# Generating Calkin-Wilf sequence in Python, but I don't understand the math

This correctly generates the Calkin-Wilf sequence:

def calkin_wilf():
a, b = 1, 1
while True:
yield a, b
a, b = b, a - 2*(a%b) + b

g = calkin_wilf()
ret = [next(g) for _ in range(5)]
print(ret)

# [(1, 1), (1, 2), (2, 1), (1, 3), (3, 2)]


I understand the Python code itself, but I'm struggling with how they arrived at that math formula for the next denominator in the sequence.

I know that the next numerator of a number in the Calkin-Wilf sequence is the denominator of the previous number. That's easy.

But given a number $$\frac{a}{b}$$, why does $$a- 2 \cdot (a \bmod b) + b$$ give the next denominator in the sequence?

The only clues I have is that it is a manipulation of this formula: and that the modulo operator can somehow be used to calculate the floor of a number: I've tried to work things out on paper but I can't figure it out. Could someone walk through the math for me?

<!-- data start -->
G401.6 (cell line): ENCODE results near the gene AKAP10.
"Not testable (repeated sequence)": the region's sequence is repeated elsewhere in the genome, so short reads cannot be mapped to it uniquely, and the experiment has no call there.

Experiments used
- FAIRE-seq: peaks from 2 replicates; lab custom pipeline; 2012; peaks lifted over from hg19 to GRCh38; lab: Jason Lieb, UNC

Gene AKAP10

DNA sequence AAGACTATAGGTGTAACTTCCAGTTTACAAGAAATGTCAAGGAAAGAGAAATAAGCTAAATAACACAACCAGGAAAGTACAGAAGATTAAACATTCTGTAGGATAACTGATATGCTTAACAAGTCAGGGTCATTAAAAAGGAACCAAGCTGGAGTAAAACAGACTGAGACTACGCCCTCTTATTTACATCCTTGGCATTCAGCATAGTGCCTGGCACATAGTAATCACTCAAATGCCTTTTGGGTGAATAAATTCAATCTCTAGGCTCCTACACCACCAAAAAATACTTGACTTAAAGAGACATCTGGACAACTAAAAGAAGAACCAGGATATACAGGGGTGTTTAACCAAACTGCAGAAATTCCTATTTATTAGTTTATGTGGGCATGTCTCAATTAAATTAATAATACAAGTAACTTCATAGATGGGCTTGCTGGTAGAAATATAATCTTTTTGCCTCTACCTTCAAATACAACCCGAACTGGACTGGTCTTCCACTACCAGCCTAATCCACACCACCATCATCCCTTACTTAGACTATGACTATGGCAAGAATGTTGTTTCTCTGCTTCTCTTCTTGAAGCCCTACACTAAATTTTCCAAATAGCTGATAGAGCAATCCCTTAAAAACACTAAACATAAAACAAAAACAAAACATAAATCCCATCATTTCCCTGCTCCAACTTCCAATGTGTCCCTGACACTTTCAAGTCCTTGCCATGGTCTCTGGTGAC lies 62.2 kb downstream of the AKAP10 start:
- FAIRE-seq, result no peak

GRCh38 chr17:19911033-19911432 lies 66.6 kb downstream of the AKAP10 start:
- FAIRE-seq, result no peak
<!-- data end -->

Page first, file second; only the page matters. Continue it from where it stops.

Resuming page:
Sources:

## 1 Answer

If $$q_i =\dfrac{a_i}{b_i}$$, then

$$\begin{array}\\ q_{i+1} &=\dfrac{1}{2\lfloor q_i \rfloor -q_i+1}\\ &=\dfrac{1}{2\lfloor \dfrac{a_i}{b_i} \rfloor -\dfrac{a_i}{b_i}+1}\\ &=\dfrac{1}{2 \dfrac{a_i-(a_i \bmod b_i)}{b_i} -\dfrac{a_i}{b_i}+1}\\ &=\dfrac{1}{-2\dfrac{a_i \bmod b_i}{b_i} +\dfrac{a_i}{b_i}+1}\\ &=\dfrac{b_i}{-2(a_i \bmod b_i) +a_i+b_i}\\ \end{array}$$

so

$$a_{i+1} = b_i, b_{i+1} = -2(a_i \bmod b_i) +a_i+b_i$$.

• Could you explain the jump from $\dfrac{1}{2 \dfrac{a_i-(a_i \bmod b_i)}{b_i} -\dfrac{a_i}{b_i}+1}\\$ to $\dfrac{1}{-2\dfrac{a_i \bmod b_i}{b_i} +\dfrac{a_i}{b_i}+1}\\$ for me? I'm just not seeing it. How do you reduce $a_i - (a_i \bmod b_i)$ to just $a_i \bmod b_i$ ? – Dylan Cali Jul 20 at 13:33
• The first term in the denominator is $2a_i/b_i-2(a_i \bmod b_i)/b_i$. – marty cohen Jul 20 at 13:54
• got it!!! thank you so much – Dylan Cali Jul 20 at 14:10